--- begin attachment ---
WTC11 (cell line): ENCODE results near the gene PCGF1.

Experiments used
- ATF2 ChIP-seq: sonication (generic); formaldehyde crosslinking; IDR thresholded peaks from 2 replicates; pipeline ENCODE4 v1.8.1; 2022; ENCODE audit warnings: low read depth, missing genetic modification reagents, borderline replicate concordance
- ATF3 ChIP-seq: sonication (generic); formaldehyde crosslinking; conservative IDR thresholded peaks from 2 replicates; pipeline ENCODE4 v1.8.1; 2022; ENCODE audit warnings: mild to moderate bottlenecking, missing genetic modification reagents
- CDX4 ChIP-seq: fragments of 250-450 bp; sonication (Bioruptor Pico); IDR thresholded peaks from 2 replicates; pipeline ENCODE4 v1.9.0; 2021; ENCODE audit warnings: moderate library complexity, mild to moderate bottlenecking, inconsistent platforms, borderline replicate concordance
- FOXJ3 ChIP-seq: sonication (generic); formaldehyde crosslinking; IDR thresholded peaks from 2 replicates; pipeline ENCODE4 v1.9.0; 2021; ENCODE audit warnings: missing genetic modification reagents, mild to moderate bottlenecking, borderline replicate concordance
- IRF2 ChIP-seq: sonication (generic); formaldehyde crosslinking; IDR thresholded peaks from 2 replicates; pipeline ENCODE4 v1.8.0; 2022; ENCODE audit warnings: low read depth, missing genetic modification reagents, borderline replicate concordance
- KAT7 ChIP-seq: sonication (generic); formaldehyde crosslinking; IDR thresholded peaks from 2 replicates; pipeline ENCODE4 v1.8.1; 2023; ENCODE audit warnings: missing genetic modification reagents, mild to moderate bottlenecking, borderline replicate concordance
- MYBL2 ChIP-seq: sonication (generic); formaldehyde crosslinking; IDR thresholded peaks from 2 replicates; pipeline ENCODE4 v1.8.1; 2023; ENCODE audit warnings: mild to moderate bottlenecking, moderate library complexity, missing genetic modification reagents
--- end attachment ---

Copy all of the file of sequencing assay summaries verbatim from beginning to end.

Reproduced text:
WTC11 (cell line): ENCODE results near the gene PCGF1.

Experiments used
- ATF2 ChIP-seq: sonication (generic); formaldehyde crosslinking; IDR thresholded peaks from 2 replicates; pipeline ENCODE4 v1.8.1; 2022; ENCODE audit warnings: low read depth, missing genetic modification reagents, borderline replicate concordance
- ATF3 ChIP-seq: sonication (generic); formaldehyde crosslinking; conservative IDR thresholded peaks from 2 replicates; pipeline ENCODE4 v1.8.1; 2022; ENCODE audit warnings: mild to moderate bottlenecking, missing genetic modification reagents
- CDX4 ChIP-seq: fragments of 250-450 bp; sonication (Bioruptor Pico); IDR thresholded peaks from 2 replicates; pipeline ENCODE4 v1.9.0; 2021; ENCODE audit warnings: moderate library complexity, mild to moderate bottlenecking, inconsistent platforms, borderline replicate concordance
- FOXJ3 ChIP-seq: sonication (generic); formaldehyde crosslinking; IDR thresholded peaks from 2 replicates; pipeline ENCODE4 v1.9.0; 2021; ENCODE audit warnings: missing genetic modification reagents, mild to moderate bottlenecking, borderline replicate concordance
- IRF2 ChIP-seq: sonication (generic); formaldehyde crosslinking; IDR thresholded peaks from 2 replicates; pipeline ENCODE4 v1.8.0; 2022; ENCODE audit warnings: low read depth, missing genetic modification reagents, borderline replicate concordance
- KAT7 ChIP-seq: sonication (generic); formaldehyde crosslinking; IDR thresholded peaks from 2 replicates; pipeline ENCODE4 v1.8.1; 2023; ENCODE audit warnings: missing genetic modification reagents, mild to moderate bottlenecking, borderline replicate concordance
- MYBL2 ChIP-seq: sonication (generic); formaldehyde crosslinking; IDR thresholded peaks from 2 replicates; pipeline ENCODE4 v1.8.1; 2023; ENCODE audit warnings: mild to moderate bottlenecking, moderate library complexity, missing genetic modification reagents